Rescue Rooms, Nottingham, 5/10/2016
published: 8 /
Dave Wakelings 80's ska outfit The English Beat return to Nottingham in good style, lighting up the Rescue Rooms with their own brand of two-tone excellence
Not only has the Bodega cleaned its act up of late but the Rescue Rooms it seems has followed suit. The Rooms have always been a favourite of mine anyway, but it looks like the venue has just got better and better and what better way to see and hear one of the best ska bands to grace the planet than here. It ended up being quite a strange night in a laugh-out loud sort of way.
We walked in with just fifteen minutes on the clock before the main act came on, so it was a bit of a scramble past the already bladdered crowd to the pit. I'd only been there for a couple of minutes sorting my camera out and this bloke taps me on the shoulder from outside and asks me, "How you get in there?" I simply picked up one of the barriers and moved it to one side and he entered rather red-faced and carried on. A bit later he admitted that he must have looked like "a bit of a knobhead." I smiled back.
So, the current line up goes like this - Dave Wakeling (Lead Vocals/Guitar), Nucci Cantrell (Drums/Vocals), Matt Morrish (Sax/Vocals), Kevin Lum (keys/vocals), King Schascha (toasting/great vibes0, Minh Quan (keys/vocals), Brad Engstrom (bass/vocals).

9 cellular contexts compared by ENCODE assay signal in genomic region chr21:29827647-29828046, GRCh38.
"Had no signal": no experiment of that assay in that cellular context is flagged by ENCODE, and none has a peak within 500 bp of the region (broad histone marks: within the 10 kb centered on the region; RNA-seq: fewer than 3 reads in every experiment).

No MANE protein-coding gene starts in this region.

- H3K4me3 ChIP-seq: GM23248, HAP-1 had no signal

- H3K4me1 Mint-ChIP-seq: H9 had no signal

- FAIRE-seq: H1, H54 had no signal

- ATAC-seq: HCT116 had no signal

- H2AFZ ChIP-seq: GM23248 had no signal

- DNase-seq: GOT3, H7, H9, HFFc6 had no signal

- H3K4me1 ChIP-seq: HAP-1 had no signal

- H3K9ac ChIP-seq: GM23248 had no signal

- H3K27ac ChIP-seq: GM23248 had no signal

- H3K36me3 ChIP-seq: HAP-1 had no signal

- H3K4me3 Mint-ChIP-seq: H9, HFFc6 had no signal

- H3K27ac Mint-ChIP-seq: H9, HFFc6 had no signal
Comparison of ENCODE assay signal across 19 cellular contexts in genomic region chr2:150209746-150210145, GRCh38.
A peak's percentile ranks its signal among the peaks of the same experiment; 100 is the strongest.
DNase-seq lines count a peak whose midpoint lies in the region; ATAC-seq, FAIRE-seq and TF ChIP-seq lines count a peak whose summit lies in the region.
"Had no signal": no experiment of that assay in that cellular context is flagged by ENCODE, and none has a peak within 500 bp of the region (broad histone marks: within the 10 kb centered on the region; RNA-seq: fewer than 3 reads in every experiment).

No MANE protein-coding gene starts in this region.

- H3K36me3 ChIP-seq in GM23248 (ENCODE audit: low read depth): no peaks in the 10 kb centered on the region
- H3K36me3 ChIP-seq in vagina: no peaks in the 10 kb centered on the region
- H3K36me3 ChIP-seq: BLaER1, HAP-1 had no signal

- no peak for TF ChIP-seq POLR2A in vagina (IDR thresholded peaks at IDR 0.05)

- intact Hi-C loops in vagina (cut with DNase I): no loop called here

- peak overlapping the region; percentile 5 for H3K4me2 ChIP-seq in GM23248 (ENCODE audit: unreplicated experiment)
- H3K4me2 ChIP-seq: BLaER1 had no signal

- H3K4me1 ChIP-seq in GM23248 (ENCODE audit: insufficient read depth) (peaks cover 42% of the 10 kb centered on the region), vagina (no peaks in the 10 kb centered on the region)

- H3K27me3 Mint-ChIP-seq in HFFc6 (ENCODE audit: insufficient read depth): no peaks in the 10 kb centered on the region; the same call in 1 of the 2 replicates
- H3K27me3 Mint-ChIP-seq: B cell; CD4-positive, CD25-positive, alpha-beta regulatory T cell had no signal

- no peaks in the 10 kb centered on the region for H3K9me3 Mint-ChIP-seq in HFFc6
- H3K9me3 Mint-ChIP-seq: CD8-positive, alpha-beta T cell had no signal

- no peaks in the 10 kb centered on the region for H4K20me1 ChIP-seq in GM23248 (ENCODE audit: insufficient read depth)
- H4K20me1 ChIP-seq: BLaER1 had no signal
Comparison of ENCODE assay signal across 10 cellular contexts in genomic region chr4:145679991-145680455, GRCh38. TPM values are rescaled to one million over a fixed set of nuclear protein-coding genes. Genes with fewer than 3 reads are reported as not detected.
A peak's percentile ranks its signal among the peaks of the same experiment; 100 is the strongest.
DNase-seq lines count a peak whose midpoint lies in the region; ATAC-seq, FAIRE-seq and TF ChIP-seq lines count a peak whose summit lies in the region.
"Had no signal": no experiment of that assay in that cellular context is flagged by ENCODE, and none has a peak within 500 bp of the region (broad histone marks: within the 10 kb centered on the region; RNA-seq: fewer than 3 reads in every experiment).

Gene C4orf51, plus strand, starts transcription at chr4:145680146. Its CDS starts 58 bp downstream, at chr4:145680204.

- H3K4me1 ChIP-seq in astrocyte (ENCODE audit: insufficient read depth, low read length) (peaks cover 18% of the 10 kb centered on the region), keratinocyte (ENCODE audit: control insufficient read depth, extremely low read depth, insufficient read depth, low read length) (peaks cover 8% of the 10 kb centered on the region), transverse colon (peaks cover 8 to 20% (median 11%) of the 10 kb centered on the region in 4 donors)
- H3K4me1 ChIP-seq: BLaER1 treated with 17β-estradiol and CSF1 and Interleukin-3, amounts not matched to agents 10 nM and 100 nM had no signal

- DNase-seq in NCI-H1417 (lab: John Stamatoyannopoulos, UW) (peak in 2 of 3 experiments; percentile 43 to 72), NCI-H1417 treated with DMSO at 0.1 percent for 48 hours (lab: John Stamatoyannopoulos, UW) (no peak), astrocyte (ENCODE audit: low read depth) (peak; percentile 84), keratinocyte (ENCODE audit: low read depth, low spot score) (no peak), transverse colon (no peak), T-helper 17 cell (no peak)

The Beat were instrumental in the late '70s and early '80s in the rise of the ska phenomenon, especially the Two-Tone movement. They made their music along with the likes of The Specials and The Selecter and were successful charters with the albums, 'I Just Can't Stop It' (1980), 'Wha'ppen?' (1981) and 'Special Beat Service' (1982), and they had a string of singles, including 'Mirror in the Bathroom', 'Too Nice to Talk To', 'Can't Get Used to Losing You', 'Hands Off, She's Mine' and 'All Out to Get You', among others.
Anyhow, very soon the main act arrived and the music was in full swing. Instantly the crowd were into it and it was easy for The English Beat to work their way through a set of mostly old material, which was gloriously well-received. I remember singing along to 'Tears of a Clown' and 'Hands Off She's Mine' and I couldn't stop grinning. I was grinning like a sixteen-year-old again.
After the three tracks photographers are allowed in the pit, we made our way up to the balcony where I spent the rest of the night skanking along with the rest of them up there. There were two blokes, one of biggish nature and one sporting a dubious pair of glasses, that were both absolutely plastered. They were spilling beer all over the place until one of the chaps, who clearly stood below all of this, appeared through the doors. He ran over to the two revellers, pulled the bigger one out of the way and did no more than punch the spectacled one right on the button and left as fast as he arrived. The whole balcony stopped for a quick look, and because the Beat had launched into 'Mirror in the Bathroom', turned away and carried on skanking. The Beat never faltered at all and the hits came at us thick and fast.
A great rendition of 'I'll Take you There' was beaten as the best only by the crowd's participation in the Beat hit, credited to Andy Williams, 'Can't Get Used to Losing You'.
The musical content was a dream. They sounded fantastic and the energy they came out with was still there when they went back in. Dave Wakeling's humour shone throughout and the banter between him and the crowd was comical for the duration. This bottle of Corona has the lime in it. Utterly marvellous!
Photos by Dave Goodwin